I’m late writing this week’s entry – apologies – my son got engaged and so the weekend became full of other things! Last week and this week I have been teaching for four days a week as my teacher partner is away. In one sense it has been good because I have really felt involved with the class but it is tiring! The week in school was dominated by two things – one positive and one less so.
Throughout the week we had an organisation called ‘isingpop’ working with us in school; one young man spent the week in school, teaching the children pop songs along with dance moves. On Thursday they recorded a CD and on Friday we performed an afternoon and evening concert in the local church. It was an exciting and uplifting week. The teacher, Sandy, was excellent and the whole school fell in love with him! The children were inspired and this joy and enthusiasm spilt over into everything. Children were singing the songs in the classroom, going home and playing the songs on Youtube and drawing and writing about their experiences. The whole school was united and the concerts united the community – parents and others. It was wonderful how the experience of music spilled over into the whole curriculum. It was special.
I want to tell you about G – a little boy in my class. He did not enjoy the singing at all and would stand in silence looking very unhappy. He occasionally became tearful and asserted that he was not going to sing. During the afternoon concert he did not sit with the rest of the children but sat in a pew between myself and another teacher. She tried to talk to him about the songs but he did not engage and did not seem to be listening to the singing; he was reading the prayer book! There is a recognised condition called ‘amusia’; those who have it possess absolutely no appreciation of music – for them it is just a noise and they ‘do not see the point’. Amusiacs are unable to distinguish one melody from another; the word ‘amusia’ means ‘lack of music’ and this is how G appeared to be during the week. The condition is little known but I believe it is important teachers are aware of it for it is likely there will be a child in many classes for whom music makes no sense. A few years ago I had a trainee teacher who was emphatic that he did not like music – any music – at all and never listened to music. For the majority music is powerful but not for all and we must remember the minority.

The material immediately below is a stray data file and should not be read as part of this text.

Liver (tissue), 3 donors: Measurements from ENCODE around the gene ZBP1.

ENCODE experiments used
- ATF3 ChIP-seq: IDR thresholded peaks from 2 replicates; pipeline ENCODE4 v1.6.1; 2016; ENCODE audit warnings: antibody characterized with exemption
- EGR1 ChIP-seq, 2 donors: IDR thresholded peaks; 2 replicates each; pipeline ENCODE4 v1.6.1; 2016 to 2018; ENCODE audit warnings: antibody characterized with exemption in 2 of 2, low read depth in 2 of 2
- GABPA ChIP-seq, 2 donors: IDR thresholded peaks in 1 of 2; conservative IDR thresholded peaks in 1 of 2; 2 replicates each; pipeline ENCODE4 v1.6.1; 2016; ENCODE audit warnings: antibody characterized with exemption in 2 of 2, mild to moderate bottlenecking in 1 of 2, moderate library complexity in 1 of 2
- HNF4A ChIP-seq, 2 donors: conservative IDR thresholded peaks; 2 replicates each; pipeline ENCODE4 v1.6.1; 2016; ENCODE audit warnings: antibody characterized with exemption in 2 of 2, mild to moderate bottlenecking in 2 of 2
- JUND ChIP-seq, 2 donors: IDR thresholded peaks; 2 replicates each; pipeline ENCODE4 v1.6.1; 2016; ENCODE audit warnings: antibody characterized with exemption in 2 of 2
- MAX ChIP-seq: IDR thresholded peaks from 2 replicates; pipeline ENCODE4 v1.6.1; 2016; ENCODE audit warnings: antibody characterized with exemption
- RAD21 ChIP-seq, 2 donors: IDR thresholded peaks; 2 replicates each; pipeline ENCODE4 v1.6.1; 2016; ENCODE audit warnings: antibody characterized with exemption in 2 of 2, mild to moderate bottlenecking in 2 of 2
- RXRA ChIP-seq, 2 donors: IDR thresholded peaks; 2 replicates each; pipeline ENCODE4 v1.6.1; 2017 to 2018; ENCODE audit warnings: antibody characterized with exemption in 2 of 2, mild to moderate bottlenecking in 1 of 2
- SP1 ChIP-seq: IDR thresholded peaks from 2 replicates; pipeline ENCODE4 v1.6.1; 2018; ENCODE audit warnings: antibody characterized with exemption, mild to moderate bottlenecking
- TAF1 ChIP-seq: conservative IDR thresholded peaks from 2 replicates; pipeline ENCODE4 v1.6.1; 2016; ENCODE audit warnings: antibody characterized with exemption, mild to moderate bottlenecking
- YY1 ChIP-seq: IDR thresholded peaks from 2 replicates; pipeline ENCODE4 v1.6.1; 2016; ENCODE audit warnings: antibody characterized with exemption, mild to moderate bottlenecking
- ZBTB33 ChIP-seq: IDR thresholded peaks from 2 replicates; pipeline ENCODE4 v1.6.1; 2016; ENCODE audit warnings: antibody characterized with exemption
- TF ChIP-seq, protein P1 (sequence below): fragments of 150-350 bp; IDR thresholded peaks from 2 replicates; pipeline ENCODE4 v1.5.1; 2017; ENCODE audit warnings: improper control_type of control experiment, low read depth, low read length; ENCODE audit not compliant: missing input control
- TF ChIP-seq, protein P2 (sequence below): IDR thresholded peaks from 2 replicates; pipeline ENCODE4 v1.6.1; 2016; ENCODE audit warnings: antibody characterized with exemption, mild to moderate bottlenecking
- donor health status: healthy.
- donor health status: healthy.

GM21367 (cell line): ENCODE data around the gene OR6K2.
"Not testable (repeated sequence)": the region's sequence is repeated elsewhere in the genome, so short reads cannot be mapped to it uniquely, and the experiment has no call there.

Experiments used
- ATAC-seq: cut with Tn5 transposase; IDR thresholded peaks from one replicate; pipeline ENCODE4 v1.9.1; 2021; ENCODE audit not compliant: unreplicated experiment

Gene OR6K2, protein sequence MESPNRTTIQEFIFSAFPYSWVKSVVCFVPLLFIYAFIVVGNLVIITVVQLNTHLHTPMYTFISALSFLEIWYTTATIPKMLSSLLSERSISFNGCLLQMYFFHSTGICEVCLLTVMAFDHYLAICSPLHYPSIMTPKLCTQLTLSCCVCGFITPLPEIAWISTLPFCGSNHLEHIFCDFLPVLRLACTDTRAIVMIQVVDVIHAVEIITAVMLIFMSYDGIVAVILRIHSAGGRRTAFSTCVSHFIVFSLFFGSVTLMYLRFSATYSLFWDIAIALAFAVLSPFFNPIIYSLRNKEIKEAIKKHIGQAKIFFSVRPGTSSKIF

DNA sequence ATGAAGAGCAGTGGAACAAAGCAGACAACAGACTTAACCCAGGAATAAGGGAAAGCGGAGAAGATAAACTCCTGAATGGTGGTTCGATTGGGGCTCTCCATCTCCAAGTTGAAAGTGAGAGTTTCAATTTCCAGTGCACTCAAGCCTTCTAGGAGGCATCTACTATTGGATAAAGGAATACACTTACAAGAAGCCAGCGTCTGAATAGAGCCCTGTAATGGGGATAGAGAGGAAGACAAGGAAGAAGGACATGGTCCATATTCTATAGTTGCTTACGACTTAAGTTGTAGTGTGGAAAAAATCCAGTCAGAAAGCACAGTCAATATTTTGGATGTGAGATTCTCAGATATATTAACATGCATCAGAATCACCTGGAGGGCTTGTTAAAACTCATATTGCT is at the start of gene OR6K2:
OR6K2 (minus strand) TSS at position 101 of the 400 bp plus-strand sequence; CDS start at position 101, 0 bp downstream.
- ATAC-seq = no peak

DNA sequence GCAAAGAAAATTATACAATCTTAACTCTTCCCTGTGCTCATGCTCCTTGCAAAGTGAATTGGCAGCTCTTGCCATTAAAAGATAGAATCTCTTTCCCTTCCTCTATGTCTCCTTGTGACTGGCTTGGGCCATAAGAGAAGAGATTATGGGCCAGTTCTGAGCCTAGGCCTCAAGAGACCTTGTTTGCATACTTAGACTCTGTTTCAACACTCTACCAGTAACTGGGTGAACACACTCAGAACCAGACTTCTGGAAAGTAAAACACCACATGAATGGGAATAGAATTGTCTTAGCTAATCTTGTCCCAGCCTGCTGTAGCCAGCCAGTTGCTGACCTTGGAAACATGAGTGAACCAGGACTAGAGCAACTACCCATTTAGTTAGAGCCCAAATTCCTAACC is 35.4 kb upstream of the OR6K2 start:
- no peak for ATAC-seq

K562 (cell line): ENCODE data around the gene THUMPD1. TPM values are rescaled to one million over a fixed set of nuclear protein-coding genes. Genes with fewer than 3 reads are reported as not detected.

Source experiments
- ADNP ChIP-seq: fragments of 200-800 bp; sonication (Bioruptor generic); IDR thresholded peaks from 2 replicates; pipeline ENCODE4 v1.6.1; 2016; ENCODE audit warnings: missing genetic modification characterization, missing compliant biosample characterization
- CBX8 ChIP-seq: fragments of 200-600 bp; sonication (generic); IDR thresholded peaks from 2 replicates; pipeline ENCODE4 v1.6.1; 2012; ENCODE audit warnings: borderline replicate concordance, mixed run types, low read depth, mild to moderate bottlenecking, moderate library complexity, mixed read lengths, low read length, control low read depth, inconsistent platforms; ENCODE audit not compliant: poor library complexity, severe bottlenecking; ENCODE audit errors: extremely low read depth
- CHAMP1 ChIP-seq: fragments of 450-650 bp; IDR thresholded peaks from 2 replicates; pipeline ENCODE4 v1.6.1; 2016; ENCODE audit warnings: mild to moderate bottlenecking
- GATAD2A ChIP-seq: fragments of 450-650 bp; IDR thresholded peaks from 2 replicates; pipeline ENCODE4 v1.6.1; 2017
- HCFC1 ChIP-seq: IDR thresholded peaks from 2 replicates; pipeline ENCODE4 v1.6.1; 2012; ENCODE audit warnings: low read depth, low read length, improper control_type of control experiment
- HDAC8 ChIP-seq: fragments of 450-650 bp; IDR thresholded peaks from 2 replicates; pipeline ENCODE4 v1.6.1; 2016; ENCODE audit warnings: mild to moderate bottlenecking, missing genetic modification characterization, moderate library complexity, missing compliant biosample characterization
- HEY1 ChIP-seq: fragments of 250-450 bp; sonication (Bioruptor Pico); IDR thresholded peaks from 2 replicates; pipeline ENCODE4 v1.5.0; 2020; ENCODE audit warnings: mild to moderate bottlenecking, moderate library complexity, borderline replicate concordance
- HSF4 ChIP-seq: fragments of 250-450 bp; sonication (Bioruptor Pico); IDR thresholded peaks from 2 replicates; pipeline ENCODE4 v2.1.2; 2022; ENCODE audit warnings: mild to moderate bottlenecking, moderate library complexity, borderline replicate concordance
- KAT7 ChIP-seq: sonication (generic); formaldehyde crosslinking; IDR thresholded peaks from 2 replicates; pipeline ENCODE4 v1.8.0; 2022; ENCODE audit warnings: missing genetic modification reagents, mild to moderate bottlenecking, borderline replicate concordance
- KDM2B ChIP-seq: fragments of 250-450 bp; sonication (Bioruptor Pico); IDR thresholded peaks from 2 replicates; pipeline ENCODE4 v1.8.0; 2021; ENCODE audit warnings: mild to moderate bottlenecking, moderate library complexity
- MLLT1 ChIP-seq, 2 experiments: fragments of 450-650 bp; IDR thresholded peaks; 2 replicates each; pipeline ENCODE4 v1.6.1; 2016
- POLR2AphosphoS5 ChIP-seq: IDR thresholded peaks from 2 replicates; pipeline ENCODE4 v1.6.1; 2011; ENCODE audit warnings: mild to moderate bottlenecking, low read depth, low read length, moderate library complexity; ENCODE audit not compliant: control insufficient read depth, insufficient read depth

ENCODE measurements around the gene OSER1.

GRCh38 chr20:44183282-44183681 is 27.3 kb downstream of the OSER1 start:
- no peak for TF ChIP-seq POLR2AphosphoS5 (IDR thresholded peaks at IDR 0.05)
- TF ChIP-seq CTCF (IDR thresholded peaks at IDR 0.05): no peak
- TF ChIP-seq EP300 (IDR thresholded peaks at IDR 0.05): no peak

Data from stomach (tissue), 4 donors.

The second experience of the week was not so positive. We all had to bring our ‘data’ to the staff meeting on Tuesday. The data came from our online recording system. We use an online system which has broken the national curriculum down into statements. For each child we had to indicate if this aspect has not been taught, taught but not learned, almost achieved, met or exceeded. I then clicked on ‘report’ and it gave me lots of data which told me the percentages of my class at working towards, developing, secure and several other words which together gave me six ‘levels’ to which my class was assigned. This data is to be presented to the governors tomorrow morning. So children are given levels from subjective judgements based on invented statements of progression.
For me this bears no relationship at all to the progress my children have made over the last term – and yes I do think they have made progress! If you were to ask me I could give you a long description of what each child in my class can now do and what they need to work on but, according to my head teacher, the governors want numbers. I have shown her the reading and writing scales from CLPE, which I think are wonderful and use for my own benefit, but the response was, ‘The problem is that they don’t give quantifiable data.’ Why do we have this obsession with counting? Progress in learning does not happen smoothly; it is messy and is influenced by much outside the classroom. Most of these things are not able to be controlled but the skilful teacher will recognise, acknowledge and use them as a starting point. During the week’s experience of singing and performing, the children learned a lot but none of this learning was accounted for by the data collecting system. Recognition of learning needs to take a long term view. I am not advocating that teachers should not be accountable for the progress of the children in their class because of course we must be. However, we can not always put that learning into neat boxes; any attempt to do that gives very seductive data which, in my opinion, is meaningless.